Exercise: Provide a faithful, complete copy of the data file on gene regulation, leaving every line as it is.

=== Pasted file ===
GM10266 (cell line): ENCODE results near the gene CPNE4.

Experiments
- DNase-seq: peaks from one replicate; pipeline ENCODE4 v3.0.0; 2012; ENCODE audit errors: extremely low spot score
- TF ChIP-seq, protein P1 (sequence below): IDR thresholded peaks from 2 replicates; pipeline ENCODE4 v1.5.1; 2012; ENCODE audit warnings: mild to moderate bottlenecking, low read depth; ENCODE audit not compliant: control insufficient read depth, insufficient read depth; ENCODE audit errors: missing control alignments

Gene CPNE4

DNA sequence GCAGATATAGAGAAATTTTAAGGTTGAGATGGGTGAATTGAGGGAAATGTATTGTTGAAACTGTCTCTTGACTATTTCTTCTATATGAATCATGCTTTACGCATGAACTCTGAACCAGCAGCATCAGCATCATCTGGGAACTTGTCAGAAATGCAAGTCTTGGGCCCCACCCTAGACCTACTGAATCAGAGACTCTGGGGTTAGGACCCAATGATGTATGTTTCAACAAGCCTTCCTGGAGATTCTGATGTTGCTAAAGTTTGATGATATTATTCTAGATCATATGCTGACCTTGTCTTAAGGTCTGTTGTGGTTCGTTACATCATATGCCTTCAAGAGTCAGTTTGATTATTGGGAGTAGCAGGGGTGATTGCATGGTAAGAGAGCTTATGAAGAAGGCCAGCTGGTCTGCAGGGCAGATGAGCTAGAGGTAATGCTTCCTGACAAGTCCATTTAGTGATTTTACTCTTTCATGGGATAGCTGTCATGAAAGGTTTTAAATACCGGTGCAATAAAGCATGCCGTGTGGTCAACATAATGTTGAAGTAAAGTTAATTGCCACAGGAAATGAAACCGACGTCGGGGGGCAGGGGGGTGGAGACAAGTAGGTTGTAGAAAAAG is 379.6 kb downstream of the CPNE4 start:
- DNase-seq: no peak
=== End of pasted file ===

GM10266 (cell line): ENCODE results near the gene CPNE4.

Experiments
- DNase-seq: peaks from one replicate; pipeline ENCODE4 v3.0.0; 2012; ENCODE audit errors: extremely low spot score
- TF ChIP-seq, protein P1 (sequence below): IDR thresholded peaks from 2 replicates; pipeline ENCODE4 v1.5.1; 2012; ENCODE audit warnings: mild to moderate bottlenecking, low read depth; ENCODE audit not compliant: control insufficient read depth, insufficient read depth; ENCODE audit errors: missing control alignments

Gene CPNE4

DNA sequence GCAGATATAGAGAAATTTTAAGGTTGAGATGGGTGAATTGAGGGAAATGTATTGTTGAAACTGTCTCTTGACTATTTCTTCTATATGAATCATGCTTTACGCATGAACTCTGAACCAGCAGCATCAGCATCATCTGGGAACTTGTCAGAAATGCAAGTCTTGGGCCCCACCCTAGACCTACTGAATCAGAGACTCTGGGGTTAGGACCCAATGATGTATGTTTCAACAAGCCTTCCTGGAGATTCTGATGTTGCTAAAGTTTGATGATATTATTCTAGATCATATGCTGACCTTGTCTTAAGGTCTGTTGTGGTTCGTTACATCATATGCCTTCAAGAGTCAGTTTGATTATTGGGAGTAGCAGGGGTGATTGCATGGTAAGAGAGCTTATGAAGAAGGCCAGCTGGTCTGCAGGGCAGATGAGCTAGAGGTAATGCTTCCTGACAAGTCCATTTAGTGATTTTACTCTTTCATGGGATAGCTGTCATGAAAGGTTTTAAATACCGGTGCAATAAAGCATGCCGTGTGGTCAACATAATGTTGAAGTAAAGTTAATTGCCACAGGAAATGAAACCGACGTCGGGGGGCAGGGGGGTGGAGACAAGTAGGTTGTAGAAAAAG is 379.6 kb downstream of the CPNE4 start:
- DNase-seq: no peak